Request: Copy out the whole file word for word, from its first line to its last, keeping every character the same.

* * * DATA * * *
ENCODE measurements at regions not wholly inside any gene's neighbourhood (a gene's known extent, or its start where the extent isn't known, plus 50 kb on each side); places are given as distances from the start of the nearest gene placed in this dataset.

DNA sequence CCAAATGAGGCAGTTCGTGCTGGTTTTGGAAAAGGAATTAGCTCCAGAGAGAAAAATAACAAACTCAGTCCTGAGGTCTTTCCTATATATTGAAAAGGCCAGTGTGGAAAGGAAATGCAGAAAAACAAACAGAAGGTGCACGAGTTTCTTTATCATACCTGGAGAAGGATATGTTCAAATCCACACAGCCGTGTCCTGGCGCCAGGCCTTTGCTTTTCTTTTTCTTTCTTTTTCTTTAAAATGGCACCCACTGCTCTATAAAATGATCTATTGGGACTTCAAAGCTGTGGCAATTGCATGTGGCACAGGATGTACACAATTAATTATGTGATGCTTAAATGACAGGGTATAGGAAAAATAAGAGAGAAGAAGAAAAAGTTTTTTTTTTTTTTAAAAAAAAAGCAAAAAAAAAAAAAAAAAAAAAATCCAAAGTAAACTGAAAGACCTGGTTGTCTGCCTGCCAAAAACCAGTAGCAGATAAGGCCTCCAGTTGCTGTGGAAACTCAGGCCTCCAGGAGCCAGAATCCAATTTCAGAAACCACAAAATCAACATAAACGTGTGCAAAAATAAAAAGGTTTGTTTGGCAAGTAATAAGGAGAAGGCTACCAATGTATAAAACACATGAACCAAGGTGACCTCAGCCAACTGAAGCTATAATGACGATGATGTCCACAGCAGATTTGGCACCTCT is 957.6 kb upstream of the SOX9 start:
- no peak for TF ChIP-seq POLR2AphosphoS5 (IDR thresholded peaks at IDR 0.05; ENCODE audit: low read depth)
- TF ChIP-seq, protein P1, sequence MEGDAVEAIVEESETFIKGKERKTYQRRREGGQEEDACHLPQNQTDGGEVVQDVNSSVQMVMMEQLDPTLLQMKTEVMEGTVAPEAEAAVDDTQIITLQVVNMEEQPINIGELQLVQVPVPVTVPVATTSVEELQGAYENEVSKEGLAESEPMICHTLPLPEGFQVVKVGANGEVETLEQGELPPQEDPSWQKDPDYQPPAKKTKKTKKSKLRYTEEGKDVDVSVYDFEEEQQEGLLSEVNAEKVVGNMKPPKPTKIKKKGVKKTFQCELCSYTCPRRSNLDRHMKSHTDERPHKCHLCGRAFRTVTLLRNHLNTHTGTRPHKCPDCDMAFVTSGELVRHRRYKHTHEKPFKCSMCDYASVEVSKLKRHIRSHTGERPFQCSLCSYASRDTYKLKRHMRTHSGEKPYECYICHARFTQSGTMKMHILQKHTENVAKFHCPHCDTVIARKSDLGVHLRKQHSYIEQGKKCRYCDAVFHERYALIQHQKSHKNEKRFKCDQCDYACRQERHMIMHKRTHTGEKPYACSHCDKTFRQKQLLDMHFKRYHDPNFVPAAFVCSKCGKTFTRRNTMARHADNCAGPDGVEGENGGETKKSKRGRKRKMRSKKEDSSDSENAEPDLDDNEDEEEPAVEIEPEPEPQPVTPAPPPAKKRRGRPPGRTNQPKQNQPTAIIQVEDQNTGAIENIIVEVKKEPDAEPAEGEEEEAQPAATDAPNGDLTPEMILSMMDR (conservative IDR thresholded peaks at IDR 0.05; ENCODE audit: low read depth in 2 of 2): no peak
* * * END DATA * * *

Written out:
ENCODE measurements at regions not wholly inside any gene's neighbourhood (a gene's known extent, or its start where the extent isn't known, plus 50 kb on each side); places are given as distances from the start of the nearest gene placed in this dataset.

DNA sequence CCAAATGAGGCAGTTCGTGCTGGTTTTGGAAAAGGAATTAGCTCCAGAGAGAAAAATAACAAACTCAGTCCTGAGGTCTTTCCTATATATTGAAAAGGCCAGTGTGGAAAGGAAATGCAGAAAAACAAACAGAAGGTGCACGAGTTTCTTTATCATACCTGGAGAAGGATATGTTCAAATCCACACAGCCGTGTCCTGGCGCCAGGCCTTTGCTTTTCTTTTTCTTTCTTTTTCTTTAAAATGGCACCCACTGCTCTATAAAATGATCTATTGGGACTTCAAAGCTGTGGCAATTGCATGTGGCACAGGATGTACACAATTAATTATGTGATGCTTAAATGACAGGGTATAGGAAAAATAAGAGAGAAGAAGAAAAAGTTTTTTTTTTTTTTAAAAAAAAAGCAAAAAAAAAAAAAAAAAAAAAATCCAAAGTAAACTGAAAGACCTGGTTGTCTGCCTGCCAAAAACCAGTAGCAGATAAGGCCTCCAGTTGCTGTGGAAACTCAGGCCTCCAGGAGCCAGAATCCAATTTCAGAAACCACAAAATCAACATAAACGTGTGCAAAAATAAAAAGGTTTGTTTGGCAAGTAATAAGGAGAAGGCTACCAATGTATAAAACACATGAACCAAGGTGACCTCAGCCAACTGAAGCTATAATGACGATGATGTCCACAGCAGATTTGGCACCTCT is 957.6 kb upstream of the SOX9 start:
- no peak for TF ChIP-seq POLR2AphosphoS5 (IDR thresholded peaks at IDR 0.05; ENCODE audit: low read depth)
- TF ChIP-seq, protein P1, sequence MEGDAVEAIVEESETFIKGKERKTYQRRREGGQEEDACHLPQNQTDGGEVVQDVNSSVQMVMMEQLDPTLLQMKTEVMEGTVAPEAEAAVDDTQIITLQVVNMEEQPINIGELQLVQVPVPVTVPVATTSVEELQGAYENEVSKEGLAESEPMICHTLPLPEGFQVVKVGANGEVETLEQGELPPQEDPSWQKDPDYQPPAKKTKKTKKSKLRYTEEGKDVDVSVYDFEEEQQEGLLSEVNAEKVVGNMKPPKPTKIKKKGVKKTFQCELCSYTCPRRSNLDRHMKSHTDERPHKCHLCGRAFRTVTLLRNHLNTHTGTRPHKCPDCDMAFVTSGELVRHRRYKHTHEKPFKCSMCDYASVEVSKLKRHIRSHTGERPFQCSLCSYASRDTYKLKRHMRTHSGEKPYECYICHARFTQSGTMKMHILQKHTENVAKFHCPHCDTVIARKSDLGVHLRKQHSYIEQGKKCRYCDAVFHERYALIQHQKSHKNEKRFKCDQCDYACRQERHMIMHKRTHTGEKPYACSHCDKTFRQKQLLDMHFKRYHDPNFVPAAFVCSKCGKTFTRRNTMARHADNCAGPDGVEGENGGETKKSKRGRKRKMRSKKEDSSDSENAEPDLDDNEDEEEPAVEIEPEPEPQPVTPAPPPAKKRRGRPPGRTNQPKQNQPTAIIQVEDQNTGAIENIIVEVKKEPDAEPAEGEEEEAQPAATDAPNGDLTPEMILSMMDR (conservative IDR thresholded peaks at IDR 0.05; ENCODE audit: low read depth in 2 of 2): no peak